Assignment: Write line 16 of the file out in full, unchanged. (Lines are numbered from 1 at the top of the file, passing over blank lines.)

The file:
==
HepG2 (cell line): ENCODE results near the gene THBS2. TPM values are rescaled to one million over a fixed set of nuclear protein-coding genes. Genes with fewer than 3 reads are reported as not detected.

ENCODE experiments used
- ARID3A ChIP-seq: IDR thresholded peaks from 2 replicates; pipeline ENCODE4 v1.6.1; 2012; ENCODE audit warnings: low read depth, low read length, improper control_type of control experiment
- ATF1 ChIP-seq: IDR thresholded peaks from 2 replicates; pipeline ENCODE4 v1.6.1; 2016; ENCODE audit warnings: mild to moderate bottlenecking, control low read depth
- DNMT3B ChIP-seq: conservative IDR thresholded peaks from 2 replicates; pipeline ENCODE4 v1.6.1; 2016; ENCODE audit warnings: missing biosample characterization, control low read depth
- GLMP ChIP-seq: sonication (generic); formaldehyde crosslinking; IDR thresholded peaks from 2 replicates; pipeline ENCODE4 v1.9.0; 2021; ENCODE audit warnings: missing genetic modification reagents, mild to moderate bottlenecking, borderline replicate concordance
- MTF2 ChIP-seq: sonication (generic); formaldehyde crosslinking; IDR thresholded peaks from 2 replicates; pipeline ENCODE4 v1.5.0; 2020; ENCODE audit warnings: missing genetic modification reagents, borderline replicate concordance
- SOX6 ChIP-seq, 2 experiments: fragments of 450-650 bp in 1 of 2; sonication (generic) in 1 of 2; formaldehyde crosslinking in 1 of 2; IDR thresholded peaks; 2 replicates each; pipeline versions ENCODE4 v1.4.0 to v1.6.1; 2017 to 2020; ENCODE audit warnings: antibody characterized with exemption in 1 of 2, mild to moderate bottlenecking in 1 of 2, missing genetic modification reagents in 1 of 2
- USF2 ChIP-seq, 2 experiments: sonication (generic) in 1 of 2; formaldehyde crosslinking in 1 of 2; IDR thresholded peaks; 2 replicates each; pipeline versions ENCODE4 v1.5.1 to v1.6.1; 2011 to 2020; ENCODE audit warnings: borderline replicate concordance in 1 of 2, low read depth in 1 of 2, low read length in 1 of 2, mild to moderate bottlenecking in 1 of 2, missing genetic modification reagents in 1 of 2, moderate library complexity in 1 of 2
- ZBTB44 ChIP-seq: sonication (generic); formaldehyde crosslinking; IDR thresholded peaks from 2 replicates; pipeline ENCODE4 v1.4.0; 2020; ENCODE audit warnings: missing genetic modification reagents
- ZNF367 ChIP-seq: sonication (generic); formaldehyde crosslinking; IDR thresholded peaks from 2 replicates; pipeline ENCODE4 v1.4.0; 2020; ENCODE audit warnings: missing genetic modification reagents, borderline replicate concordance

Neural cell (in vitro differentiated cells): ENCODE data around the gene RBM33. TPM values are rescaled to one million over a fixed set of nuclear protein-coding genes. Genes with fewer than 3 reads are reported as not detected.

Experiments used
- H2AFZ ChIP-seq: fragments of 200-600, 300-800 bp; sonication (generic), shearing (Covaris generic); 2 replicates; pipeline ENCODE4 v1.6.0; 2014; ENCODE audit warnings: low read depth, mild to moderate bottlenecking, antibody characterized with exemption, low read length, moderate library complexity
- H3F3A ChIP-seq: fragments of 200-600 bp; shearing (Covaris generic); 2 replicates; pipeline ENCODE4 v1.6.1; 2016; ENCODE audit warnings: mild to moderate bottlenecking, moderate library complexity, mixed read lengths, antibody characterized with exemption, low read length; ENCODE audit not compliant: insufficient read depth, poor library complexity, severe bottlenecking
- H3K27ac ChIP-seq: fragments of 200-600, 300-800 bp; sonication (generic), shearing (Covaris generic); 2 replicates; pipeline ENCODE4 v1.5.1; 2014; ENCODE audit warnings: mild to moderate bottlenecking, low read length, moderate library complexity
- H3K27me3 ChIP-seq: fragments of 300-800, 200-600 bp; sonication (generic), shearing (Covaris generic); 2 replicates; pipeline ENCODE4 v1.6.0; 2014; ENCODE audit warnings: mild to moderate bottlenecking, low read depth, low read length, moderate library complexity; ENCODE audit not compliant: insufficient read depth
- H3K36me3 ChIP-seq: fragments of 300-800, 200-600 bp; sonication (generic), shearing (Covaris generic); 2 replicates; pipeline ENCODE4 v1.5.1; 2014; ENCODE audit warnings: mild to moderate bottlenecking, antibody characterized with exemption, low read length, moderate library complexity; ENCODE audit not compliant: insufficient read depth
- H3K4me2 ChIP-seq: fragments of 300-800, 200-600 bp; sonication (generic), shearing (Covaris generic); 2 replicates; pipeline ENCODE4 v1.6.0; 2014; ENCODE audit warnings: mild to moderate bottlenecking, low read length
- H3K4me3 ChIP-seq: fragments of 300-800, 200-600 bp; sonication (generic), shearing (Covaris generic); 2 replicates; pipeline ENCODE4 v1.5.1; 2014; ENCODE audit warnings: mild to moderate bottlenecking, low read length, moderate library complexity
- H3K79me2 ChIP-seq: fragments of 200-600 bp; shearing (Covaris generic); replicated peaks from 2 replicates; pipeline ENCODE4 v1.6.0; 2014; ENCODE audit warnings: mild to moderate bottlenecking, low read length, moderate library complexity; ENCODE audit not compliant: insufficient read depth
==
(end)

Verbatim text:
- H3K27ac ChIP-seq: fragments of 200-600, 300-800 bp; sonication (generic), shearing (Covaris generic); 2 replicates; pipeline ENCODE4 v1.5.1; 2014; ENCODE audit warnings: mild to moderate bottlenecking, low read length, moderate library complexity